This medical certainty continues to ensure that the balancing act between risk and reward will remain the primary factor in whether Rodgers plays or not in Week 16.
Simply, does the ever-increasing reward of Rodgers returning—with two wins now needed to get Green Bay into the postseason—outweigh the always declining risk of re-injury and probable surgery on the collarbone?
The ultimate decision lies in the qualified hands of Dr. Pat McKenzie, the Packers team physician. And he'll make his next and most important assessment soon enough.
The Packers are expected to announce whether or not Rodgers will play Friday afternoon. Exactly a week earlier, McKenzie declared Rodgers unfit, forcing the quarterback to sit out Green Bay's season-reviving win over the Dallas Cowboys.
Rodgers has now missed six games and all but one series of another after cracking his left collarbone on Nov. 4. But might the balance finally be tilting in reward's direction?
On his weekly radio show at ESPN Milwaukee, Rodgers acknowledged the risk-reward part of the decision process.
“I think there has to be, on some level, a risk-reward conversation,” Rodgers said. “You have to base that on the evidence you see on the scan, but also how I’m feeling and if I’m able to do normal football movements without pain. That obviously goes into the equation.”
In terms of team reward, the Packers probably couldn't ask for much more incentive. Two straight wins, plus some help from the Detroit Lions, have set Green Bay up with an opportunity to win its last two games—home vs. Pittsburgh and away at Chicago—and secure a third straight NFC North title.
Backup Matt Flynn, who continues taking all of the first-team reps this week, has delivered back-to-back wins. But having Rodgers under center would drastically increase Green Bay's chances of beating the Steelers and Bears over the next two weeks.
|Yards per Attempt||8.47||1st|
Source: Pro Football Reference
There's also individual risk. Any hit to an unstable collarbone could cause a displacement that would require surgery to repair. No self-respecting team physician should sign off on a scenario where a player is at a greater risk of re-injury and potential surgery than normal.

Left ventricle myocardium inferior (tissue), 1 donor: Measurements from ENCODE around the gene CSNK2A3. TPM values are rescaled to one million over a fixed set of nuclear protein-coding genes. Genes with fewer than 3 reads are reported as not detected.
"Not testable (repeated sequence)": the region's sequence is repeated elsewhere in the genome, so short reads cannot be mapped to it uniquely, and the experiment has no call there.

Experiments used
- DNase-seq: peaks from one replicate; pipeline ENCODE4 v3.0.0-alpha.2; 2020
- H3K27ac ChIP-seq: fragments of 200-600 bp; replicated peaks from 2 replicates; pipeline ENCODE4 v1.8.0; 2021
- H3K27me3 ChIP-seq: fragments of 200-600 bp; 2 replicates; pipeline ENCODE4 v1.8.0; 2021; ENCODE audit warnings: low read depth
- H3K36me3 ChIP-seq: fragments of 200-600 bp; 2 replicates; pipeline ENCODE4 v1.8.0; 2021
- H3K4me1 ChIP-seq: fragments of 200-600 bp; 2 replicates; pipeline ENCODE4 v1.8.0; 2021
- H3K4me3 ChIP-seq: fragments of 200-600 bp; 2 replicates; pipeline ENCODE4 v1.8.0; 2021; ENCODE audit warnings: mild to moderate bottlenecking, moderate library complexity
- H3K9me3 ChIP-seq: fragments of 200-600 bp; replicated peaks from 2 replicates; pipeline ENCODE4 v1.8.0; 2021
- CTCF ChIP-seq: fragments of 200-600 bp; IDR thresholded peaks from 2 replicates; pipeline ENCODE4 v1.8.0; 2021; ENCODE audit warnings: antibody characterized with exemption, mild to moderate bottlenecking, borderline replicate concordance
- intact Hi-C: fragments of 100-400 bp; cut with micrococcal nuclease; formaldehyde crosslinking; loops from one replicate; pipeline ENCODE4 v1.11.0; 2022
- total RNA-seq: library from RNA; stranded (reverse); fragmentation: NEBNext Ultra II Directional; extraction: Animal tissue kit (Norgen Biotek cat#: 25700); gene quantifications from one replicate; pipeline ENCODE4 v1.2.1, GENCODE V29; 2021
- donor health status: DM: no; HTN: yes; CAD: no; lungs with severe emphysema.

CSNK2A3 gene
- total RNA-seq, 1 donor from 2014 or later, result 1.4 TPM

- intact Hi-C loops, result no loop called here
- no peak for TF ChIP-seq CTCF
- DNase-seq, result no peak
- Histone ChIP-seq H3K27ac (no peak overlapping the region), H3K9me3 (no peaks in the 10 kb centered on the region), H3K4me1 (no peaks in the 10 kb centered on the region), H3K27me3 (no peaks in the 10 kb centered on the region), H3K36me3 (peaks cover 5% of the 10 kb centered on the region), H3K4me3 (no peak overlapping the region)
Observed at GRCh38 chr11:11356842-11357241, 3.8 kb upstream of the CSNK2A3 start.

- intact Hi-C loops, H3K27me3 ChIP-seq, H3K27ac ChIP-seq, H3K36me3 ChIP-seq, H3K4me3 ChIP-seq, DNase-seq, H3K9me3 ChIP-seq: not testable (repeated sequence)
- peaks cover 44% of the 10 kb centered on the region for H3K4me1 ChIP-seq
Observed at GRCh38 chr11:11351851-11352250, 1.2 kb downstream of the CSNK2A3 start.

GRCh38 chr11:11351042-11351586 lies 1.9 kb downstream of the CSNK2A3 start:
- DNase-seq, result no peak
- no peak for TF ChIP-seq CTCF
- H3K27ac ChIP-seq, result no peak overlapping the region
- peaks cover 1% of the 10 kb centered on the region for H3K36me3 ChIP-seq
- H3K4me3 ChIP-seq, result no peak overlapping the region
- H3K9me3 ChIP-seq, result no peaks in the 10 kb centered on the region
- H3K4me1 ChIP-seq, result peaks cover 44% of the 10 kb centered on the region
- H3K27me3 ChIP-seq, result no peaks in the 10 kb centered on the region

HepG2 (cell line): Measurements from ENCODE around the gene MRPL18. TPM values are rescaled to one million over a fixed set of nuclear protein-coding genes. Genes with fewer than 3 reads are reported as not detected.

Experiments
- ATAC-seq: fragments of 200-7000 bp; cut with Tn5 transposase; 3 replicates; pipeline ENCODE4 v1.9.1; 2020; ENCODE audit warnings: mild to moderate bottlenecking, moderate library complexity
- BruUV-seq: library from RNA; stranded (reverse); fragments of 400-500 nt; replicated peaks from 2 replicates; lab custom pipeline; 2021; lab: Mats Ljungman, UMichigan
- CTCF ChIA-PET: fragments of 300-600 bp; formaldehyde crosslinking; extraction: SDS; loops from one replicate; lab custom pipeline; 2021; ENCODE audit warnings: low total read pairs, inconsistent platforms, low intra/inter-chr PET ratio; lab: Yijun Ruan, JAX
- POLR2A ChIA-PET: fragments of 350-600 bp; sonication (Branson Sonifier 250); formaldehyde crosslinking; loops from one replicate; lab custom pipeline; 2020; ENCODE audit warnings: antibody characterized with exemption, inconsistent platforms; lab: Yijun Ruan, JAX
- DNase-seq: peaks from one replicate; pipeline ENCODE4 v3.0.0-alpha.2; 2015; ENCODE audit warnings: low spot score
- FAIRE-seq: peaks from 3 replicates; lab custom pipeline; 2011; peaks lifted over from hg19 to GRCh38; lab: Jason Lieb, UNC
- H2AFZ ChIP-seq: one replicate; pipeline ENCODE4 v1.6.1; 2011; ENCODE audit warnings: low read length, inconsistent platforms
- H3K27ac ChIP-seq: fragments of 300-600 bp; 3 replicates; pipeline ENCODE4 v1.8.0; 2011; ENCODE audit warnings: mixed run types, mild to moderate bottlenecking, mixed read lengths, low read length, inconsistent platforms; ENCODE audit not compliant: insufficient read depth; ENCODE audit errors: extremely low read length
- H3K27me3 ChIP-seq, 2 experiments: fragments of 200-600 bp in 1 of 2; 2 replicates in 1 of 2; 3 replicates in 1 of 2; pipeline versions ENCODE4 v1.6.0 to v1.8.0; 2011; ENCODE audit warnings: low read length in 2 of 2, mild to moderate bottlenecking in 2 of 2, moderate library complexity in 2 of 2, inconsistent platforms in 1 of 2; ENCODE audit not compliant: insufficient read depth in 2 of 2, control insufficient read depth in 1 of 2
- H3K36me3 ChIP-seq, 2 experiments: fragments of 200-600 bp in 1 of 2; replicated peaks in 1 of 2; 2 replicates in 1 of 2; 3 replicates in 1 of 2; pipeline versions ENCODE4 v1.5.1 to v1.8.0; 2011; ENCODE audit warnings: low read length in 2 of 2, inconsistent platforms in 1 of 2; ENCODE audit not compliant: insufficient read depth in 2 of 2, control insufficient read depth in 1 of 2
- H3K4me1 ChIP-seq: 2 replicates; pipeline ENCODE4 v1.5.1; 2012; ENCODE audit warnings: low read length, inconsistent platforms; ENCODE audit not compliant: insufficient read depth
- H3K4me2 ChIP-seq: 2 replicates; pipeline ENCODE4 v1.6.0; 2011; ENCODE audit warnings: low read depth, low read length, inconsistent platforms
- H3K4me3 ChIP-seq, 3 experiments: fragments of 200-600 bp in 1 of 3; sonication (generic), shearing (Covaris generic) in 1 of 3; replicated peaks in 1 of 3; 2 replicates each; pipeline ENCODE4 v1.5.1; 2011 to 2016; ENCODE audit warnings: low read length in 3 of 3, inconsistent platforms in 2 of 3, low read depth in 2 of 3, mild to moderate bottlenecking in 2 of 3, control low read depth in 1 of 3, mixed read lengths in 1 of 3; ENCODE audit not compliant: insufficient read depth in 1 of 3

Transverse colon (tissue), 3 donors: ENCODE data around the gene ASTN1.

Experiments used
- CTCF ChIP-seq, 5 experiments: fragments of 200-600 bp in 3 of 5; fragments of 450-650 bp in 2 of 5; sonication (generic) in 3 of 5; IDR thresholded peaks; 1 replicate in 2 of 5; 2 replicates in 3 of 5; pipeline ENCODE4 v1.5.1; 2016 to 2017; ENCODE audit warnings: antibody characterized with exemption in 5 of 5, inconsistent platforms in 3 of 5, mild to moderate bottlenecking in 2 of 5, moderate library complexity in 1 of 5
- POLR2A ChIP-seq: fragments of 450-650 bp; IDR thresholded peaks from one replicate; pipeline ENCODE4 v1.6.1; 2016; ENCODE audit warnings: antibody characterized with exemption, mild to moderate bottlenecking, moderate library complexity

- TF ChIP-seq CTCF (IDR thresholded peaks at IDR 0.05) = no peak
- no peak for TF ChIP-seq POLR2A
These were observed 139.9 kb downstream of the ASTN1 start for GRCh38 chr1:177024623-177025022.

It's abundantly clear Rodgers wants to play and feels ready to return. If he had his way, Rodgers probably would have faced the Cowboys last Sunday.
Even head coach Mike McCarthy has begun publicly expressing his own opinion that Rodgers appears prepared to play, at least in football terms.
For the second straight week, McCarthy said his quarterback looked fine on the practice field.
"He looks sharp," McCarthy said Thursday, via Tom Silverstein of the Milwaukee Journal-Sentinel. "He definitely looks better this week. He looks like he’s ready to play."
It appears obvious that both Rodgers and McCarthy would sign off for a return to the playing field. But it's just as clear that the situation is out the hands of both men.
This is a decision based on the medical experience of McKenzie and the long-term vision of general manager Ted Thompson. Without the consent and approval of both, Rodgers won't play.
"It's an organizational and a medical decision at this point," Rodgers said, via Rob Demovsky of ESPN.
Thompson is a team-constructer, both in the short and long term. He understands the pressure of now, but also the integrity of the player's long-term health. His job depends on Rodgers being a primary piece for the next several years.
McKenzie's job is solely dependent on making a decision based on the immediate risk and long-term health for his player.
"I think (Dr. McKenzie) trusts me on how I'm feeling," Rodgers said. "It doesn’t mean I'm not going to battle him.”
There is certainly external pressure to clear Rodgers, and it's becoming clearer that internal pressure—from Rodgers and even McCarthy—is readily present. But McKenzie must still give an accurate and honest medical opinion to Thompson, who signed Rodgers to a $110 million deal this past spring. Together, the two will come to a consensus on Rodgers' availability.
McKenzie and Thompson have already proven to be conservative in nature. Too much is at stake not to be. But can decision-makers in this instance be too careful?
Should Aaron Rodgers be allowed to play in Week 16 if he feels ready to?
"I don't think it's defensive. Either he's healed up enough where the doctors are comfortable or he's not," Bleacher Report's Will Carroll said in a recent interview. "The Packers and Rodgers don't have to wait for clearance, but they'd be crazy not to."
And that's where balancing the risk and reward becomes so difficult. Teams must stay true to their medical principles while also assuming that there's already inherent risk in playing the game.
Dr. David Chao, who was the former team physician for the San Diego Chargers, recently wrote about the delicate balance between risk and reward in a situation like Rodgers'.
"It is a balance of risk (re-injury) and reward (playing)," Chao wrote at National Football Post. "It also involves balancing the patient’s desires with an informed consent of the risks. This is why being a good team physician is an art, not a strict science."
The question for Week 16 might be as simple as whether or not Rodgers and McCarthy can present enough evidence to McKenzie and Thompson for the two to be comfortable signing off on a return.
By Friday afternoon, we'll know that answer.